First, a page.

Muslims and Jews in Turkey have a long history of friendliness. But that relationship is being tested by the public anger at Israel for the attack on the Gaza flotilla on Monday. From Istanbul, Matthew Brunwasser reports.
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MARCO WERMAN: Turkey is increasing security for its Jewish citizens and institutions today. Historically Jews in the Turkish Ottoman Empire faced little of the discrimination and violence suffered by Jews in Europe. But today, the long history of friendliness between Muslims and Jews in Turkey is under pressure like never before after Monday’s events off the Israeli coast. Matthew Brunwasser reports.
MATTHEW BRUNWASSER: At the Jewish Museum in Turkey, one of the few in the Islamic world, curator Naim Guleryuz explains the history of Turkey’s Jews to a group of Dutch tourists. Most Jews here are Sephardic. They are descendents of Jews invited by the Sultan after their expulsion from Spain in 1492. He says they brought with them a rich culture of their own.
NAIM GULERYUZ: The Sephardic Jews coming from Spain, bring with them the knowledge of The Golden Age in Andalusia when the Christians and Muslims and Jews together performed a lot in the arts.
BRUNWASSER: Guleryuz says Jews thrived in the multicultural empire because it was Ottoman policy to welcome ethnic minorities seeking a better life.
GULERYUZ: To be benevolent, not only to the Jews, but also to others, people coming from different countries, Jews, Christians, Muslims.
BRUNWASSER: But the political culture today in the Turkish Republic has changed. The Islamic ruling party has moved Turkey closer to its fellow Muslims in the Middle East at the expense of its historic strong ties with Israel. After Israeli commandos this week killed Turkish activists. Public anger is Turkey is burning and Guleryuz says the 22,000 Jews of Turkey are feeling the heat.
GULERYUZ: In politics there are not the feelings which count, it is the interests. The national interests of the countries guide the attitude. So what will happen tomorrow, I don’t know. For today, its really hard period and we Turkish Jews are very affected by what happened. We share the feelings of the whole country.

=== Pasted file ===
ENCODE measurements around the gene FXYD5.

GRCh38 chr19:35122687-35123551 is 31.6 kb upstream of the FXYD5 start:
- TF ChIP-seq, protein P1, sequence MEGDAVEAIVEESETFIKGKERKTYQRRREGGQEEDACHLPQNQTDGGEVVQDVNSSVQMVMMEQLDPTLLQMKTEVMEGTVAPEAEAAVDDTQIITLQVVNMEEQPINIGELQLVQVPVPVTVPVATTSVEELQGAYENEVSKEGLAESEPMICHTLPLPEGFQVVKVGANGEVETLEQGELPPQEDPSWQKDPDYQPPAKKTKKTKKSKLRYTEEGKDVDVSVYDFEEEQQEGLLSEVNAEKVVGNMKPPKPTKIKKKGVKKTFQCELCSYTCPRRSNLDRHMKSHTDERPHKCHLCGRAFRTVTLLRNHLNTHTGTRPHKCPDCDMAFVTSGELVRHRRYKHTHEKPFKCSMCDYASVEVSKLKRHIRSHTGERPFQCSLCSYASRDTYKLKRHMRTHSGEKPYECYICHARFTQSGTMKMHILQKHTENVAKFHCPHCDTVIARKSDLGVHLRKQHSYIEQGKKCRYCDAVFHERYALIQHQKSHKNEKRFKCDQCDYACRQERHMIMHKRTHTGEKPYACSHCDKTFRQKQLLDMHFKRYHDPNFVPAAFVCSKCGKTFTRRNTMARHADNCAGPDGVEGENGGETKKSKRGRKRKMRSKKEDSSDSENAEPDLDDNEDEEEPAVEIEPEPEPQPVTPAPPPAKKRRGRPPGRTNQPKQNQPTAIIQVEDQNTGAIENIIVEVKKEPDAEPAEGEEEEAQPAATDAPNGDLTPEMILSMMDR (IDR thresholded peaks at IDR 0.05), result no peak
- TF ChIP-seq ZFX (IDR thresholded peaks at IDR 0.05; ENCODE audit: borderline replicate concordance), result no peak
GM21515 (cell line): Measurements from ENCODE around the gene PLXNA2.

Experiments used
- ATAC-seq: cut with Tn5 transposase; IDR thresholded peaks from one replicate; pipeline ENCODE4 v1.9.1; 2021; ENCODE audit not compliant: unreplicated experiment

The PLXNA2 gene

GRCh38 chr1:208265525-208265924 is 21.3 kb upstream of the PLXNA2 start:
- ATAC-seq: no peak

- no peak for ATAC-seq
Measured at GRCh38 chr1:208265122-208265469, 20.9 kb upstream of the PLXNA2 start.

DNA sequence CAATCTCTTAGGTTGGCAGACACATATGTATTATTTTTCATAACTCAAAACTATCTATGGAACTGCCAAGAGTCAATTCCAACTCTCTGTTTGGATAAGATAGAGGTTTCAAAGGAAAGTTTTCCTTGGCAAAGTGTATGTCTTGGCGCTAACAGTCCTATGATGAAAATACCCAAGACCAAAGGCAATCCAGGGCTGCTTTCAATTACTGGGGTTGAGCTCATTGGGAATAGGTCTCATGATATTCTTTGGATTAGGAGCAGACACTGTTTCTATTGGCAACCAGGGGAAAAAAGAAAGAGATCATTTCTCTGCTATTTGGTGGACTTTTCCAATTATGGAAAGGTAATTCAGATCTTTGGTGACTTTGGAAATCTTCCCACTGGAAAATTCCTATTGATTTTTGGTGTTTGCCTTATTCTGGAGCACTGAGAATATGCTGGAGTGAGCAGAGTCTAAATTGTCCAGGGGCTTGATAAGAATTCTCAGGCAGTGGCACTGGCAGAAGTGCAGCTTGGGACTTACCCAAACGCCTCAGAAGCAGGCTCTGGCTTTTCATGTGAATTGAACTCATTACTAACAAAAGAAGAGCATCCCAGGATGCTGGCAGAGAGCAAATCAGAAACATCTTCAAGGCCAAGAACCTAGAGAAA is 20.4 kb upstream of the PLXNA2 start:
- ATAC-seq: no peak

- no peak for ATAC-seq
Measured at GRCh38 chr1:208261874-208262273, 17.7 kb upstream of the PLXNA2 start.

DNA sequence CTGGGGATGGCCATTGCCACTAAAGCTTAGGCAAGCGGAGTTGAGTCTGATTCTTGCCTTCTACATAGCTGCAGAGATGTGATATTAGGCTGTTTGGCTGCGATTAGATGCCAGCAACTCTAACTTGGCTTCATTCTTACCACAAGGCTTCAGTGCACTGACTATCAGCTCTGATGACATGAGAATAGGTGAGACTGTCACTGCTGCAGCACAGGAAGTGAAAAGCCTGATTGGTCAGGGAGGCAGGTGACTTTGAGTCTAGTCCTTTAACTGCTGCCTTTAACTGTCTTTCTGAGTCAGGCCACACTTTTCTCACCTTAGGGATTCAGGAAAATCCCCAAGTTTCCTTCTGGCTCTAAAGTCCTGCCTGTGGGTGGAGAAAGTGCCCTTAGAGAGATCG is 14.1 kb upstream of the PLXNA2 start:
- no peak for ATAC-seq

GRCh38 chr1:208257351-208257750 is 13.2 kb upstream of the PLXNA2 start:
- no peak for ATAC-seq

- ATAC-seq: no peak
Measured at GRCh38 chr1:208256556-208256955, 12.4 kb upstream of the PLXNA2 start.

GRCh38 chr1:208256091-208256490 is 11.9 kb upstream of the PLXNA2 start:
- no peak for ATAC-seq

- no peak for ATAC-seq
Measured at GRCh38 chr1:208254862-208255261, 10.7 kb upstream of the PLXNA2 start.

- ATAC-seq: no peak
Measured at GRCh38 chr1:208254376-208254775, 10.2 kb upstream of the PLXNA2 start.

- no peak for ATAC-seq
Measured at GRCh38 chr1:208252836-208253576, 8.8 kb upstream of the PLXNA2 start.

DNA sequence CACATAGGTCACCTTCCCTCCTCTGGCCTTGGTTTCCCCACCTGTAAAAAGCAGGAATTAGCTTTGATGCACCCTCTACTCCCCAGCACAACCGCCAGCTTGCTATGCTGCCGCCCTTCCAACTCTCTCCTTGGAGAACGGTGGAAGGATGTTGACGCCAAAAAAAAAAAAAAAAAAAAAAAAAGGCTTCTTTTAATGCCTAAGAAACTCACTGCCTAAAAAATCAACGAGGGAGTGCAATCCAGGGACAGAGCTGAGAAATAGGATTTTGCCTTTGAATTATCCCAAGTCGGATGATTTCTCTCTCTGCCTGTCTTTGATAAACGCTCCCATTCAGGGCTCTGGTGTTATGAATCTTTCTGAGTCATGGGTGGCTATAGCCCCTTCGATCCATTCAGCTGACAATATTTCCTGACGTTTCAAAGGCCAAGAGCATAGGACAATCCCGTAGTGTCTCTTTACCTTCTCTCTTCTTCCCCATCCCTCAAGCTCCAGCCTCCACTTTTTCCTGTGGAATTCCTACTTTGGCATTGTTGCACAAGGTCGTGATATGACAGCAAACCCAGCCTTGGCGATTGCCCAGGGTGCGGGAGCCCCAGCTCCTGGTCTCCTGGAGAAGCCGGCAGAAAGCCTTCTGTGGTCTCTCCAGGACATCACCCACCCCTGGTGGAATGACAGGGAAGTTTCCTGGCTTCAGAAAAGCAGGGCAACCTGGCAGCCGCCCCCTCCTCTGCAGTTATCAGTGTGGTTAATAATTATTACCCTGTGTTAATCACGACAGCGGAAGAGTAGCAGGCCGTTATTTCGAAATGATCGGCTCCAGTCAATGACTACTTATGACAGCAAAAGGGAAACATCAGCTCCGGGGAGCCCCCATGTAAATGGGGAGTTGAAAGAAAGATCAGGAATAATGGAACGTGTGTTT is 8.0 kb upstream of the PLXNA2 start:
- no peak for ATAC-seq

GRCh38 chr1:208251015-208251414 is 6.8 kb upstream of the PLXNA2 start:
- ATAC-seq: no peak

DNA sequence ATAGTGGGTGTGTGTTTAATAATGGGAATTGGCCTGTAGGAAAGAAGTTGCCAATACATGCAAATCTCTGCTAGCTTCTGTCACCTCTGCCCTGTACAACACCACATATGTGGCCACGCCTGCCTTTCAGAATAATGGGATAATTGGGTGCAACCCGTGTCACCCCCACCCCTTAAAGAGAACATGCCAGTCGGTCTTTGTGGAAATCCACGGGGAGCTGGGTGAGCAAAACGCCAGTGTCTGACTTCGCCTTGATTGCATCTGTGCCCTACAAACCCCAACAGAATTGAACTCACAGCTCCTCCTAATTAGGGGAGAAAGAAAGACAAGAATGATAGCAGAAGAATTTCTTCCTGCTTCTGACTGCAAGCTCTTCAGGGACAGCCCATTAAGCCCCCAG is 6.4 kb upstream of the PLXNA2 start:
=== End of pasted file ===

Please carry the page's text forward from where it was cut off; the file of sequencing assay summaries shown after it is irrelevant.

BRUNWASSER: Looking back at similar tensions in December 2008 during Israel’s offensive in Gaza, Guleryuz says Jews were initially frightened, but then things calmed down. Soli Ozel, the foreign editor of the Haberturk newspaper, who is Jewish, says Jews needn’t worry. He says Turkish to the Gaza crisis was much worse, and that blew over.
SOLI OZEL: This time around the government has been extraordinarily careful, in my judgment, very responsibly from the first moment onwards in making sure that one made a distinction between Israeli, Israeli policies, Jews in general, and especially Jews in Turkey. Everybody who ever opened their mouths was careful to point this out. That was not the kind of care we saw during Gaza.
BRUNWASSER: Back then he says, Anti-Semitic signs were posted in government buildings. Ugly language about Jews was used by the public and officials without restraint.
OZEL: I think so long as the state maintains its cool, and this is the kind of attitude that the state adopts, I don’t really see things worsening.
BRUNWASSER: Turkey sees itself as a responsible and constructive power in the Middle East, Ozel says. And it doesn’t want to jeopardize its position. But in this tense atmosphere, Turks seem unable to imagine how relations with Israel could recover. The Jews of Turkey hope the government will step in to prevent attacks. For The World, I’m Matthew Brunwasser in Istanbul.
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